Soldier's medal returned to family
Ernesto Tafoya's face is reflected
Ernesto Tafoya's face is reflected in the framed portrait of his late brother, Dewey Tafoya, who was killed in the Battle of the Bulge in 1945 and was awarded the Purple Heart.Ernesto Tafoya's face is reflected in the framed portrait of his late brother, Dewey Tafoya, who was killed in the Battle of the Bulge in 1945 and was awarded the Purple Heart.
Posted: Tuesday, October 11, 2011 12:00 am
Randall Harris, 61, drives hundreds of miles each week in eastern Tennessee as a field representative for a medical equipment business.
On occasion, he's been known to pull off the road for an interesting antique store.
It's why he was peering into a display case last spring in Maryville, Tenn., when he noticed a Purple Heart medal in its velvet case.
As Harris said in his soft Southern voice, it bothered him to see that medal — the award the nation gives to its wounded or killed military personnel — on a junk-filled shelf of old lapel pins and pendants.
Harris asked to look at the Purple Heart more closely and saw the words "PFC Dewey A. Tafoya" and "1-7-45" engraved on the back. The clerk told him he could have it for just $95.
"I thought about that medal every day for a week and it just didn't seem right that it was just sitting there," Harris said. "You knew that there was some family, somewhere, that would want that medal."
So Harris bought it and started searching.
Dewey A. Tafoya was the oldest of the six children of Amarante and Cedelia Tafoya, who lived near Boone. The young soldier had moved to Lafayette, Colo., to live with his grandparents while a teenager and went to high school there. His father had died and his mother had her hands full with the other Tafoya children.
"I went to school for a couple of years in Lafayette, too," explained Joyce Helen Tafoya Fugate, the youngest of the children, who lives in Wildwood, Fla.
”Dewey would walk me to school every day and he'd tease me, the way older brothers do,” the 79-year-old Joyce laughed. ”He'd say, ‘C'mon, Joycie, cry for me’ and of course, I'd start crying. Even when he was in the Army, he'd put a P.S. at the bottom of letters home that said ‘Tell Joycie to cry for me.’ Of course, I thought all my brothers were terrific.”
Joyce had two older brothers in the service during World War II. Dewey was in the paratroops, a member of the 193rd Glider Infantry Regiment. Next in line was Ernesto, a Navy master machinist serving off the Philippine Islands. There was a third older brother — Ruben — but his time in uniform wouldn't come until Korea.
Whatever the Tafoya family has paid in federal taxes over the years, Uncle Sam has gotten more than his money's worth. The walls of Ernesto Tafoya's house are covered in photographs of family members in uniform — from World War II to Iraq.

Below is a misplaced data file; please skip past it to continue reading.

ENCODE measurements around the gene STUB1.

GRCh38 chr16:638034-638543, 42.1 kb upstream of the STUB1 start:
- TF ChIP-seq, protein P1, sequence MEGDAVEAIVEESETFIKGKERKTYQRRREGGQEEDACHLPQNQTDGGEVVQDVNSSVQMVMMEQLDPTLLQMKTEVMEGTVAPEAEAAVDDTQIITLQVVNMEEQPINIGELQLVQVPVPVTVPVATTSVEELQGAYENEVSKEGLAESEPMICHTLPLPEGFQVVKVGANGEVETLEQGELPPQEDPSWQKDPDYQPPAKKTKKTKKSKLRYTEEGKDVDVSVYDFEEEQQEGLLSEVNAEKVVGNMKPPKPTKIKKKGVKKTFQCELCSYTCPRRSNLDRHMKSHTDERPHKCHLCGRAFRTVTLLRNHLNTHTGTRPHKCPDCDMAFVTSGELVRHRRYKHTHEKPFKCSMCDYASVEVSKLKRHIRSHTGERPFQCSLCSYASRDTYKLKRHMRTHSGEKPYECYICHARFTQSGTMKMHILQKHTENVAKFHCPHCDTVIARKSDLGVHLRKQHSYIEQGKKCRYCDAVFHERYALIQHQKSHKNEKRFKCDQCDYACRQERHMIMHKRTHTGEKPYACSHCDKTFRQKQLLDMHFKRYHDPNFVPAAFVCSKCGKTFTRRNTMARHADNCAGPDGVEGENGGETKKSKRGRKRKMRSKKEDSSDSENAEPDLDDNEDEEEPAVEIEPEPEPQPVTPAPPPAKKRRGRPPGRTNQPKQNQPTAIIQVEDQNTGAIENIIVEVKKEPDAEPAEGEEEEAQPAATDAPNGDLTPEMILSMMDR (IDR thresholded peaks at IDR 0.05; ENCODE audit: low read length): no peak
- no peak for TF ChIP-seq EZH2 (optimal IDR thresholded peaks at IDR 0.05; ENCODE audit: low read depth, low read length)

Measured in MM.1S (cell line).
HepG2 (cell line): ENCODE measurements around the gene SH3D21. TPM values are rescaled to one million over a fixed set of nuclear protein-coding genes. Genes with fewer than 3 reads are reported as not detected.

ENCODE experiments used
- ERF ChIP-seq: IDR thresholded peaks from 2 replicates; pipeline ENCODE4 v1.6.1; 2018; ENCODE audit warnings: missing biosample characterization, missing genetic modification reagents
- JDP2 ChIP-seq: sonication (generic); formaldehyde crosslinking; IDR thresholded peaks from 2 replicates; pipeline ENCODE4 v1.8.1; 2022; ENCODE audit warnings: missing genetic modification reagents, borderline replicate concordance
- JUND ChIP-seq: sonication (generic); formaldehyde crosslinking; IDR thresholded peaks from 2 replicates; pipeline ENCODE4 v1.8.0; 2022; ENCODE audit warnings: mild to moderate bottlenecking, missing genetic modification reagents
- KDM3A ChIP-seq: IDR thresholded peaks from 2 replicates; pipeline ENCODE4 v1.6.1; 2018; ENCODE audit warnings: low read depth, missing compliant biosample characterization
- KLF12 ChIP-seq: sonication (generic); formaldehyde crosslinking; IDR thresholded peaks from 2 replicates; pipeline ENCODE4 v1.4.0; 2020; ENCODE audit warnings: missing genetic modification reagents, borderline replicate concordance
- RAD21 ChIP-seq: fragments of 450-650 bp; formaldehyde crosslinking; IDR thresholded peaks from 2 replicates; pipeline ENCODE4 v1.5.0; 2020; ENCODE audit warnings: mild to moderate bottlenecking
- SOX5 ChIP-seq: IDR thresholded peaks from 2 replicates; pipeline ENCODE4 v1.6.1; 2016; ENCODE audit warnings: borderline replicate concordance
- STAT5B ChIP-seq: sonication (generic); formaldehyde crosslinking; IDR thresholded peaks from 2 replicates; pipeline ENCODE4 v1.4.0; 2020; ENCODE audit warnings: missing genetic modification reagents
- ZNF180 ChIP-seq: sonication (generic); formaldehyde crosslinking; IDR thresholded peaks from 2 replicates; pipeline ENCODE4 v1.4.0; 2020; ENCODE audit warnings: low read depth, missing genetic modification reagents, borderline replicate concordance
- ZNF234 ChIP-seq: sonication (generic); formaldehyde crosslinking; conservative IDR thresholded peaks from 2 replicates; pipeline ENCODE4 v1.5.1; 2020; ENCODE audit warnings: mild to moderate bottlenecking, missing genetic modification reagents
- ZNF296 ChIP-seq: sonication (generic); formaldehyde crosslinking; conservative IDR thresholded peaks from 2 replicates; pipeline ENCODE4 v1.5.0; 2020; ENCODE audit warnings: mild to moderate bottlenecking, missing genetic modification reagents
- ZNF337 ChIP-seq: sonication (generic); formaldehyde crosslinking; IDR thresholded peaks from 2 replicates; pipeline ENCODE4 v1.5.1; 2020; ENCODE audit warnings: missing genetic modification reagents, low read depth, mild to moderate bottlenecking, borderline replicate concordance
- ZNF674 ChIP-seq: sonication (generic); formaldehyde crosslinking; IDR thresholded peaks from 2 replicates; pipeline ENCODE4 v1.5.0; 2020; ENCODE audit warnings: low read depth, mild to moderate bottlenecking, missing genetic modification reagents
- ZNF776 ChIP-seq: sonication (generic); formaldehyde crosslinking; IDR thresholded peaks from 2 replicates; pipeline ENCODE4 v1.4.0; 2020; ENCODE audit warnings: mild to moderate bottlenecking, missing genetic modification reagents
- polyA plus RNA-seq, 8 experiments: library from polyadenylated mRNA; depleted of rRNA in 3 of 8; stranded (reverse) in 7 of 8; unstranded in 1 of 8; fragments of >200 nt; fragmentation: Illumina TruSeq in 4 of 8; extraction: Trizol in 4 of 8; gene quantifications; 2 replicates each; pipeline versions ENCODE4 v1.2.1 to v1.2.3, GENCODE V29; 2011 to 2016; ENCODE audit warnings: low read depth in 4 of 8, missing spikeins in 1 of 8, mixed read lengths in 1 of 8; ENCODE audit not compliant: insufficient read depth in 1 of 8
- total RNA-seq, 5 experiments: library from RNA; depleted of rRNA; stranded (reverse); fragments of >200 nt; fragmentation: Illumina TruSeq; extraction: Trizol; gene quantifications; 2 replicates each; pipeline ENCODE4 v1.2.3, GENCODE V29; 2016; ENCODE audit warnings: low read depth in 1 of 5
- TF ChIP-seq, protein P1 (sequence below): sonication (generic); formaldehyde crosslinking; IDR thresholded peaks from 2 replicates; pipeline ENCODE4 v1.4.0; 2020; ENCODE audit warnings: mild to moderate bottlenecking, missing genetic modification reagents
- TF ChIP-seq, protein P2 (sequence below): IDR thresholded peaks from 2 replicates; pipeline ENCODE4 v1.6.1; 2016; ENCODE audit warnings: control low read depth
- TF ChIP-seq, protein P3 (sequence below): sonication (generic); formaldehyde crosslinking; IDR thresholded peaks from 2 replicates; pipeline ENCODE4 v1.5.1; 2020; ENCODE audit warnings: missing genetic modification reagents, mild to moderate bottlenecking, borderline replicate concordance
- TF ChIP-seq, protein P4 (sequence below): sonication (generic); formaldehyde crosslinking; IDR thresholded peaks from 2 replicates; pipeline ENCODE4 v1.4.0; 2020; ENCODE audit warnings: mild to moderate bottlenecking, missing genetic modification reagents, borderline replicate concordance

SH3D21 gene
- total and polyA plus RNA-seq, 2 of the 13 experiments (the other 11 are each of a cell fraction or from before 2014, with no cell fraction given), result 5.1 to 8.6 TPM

Randall Harris isn't a veteran, but he likes history and when he began searching for Dewey Tafoya he initially went to military websites. Fairly quickly he identified Tafoya as a member of the 193rd GIR. He found unit histories and personal stories by veterans of the group. On Jan. 7, they were fighting in the cold and snow near Bastogne, Belgium, repulsing the last major German attack of the war.
"It was pretty clear that Dewey went into the Battle of the Bulge right around Christmas and he was killed in combat on January 7," Harris said. "He was very young (23 years old). It was strange that I could read about his outfit and where they were fighting on the day he was killed, but I still didn't know anything about his family."
Army records indicated Tafoya had enlisted from Colorado, so Harris went to the 1930 Colorado Census records and after a few false starts, found the Tafoya family. Ultimately, he zeroed in on the Pueblo area and he telephoned Holy Family Catholic Church looking for Ruben Tafoya, who had passed away in 2003. Ruben's obituary had sketched in much of the family tree, including a deceased older brother, Dewey.
"A niece of Ruben Tafoya telephoned me and urged me to call her aunt in Florida, because she was Dewey's sister," Harris said. "In fact, (Joyce) beat me to the punch and called me, but I was out of the office. I still have that voice message from her — I saved it — because her voice was so full of the excitement at hearing something about her brother's medal. She didn't know he'd ever been awarded it."
That was in July. It took Harris about four months of searching to find the Tafoya family and when he did, he sent them all the material he'd found along the way — the unit history, the personal accounts of soldiers in Dewey's unit. And he sent the Purple Heart to Joyce.
"We thought she should have it," said brother Ernesto, who seems pretty spry and active. But, he's 85 and he thought his younger sister was a better choice as caretaker of a family treasure.
"How do you repay someone for something like this?" Ernesto Tafoya said with some wonder, talking about Harris' search for a family he'd never met.
His wife, Simona, leafed through the notebook of materials that Harris had compiled, including a color photograph of the Henri Chapelle American Cemetery in Belgium, where Dewey is buried. The family had known that part of Dewey's story. Years ago, they'd made the journey to see Dewey's grave.
"Mr. Harris put so much work into this," Simona Tafoya said. "And he wouldn't even let us pay him the $95 he spent buying the medal."
How Dewey Tafoya's Purple Heart ended up in a Tennessee antique store will never be known. It did but it was found.
"It seemed like such a dishonor to me to see that medal just sitting there with junk," Harris explained.
No, he wouldn't take money from the Tafoyas for his time and efforts. He wants to see them in person one day and the feeling is mutual.
"It was an honor to do it," Harris said. "I wanted that medal to find its home."
Sean P Eagan
Former Chairman American Cold War Veterans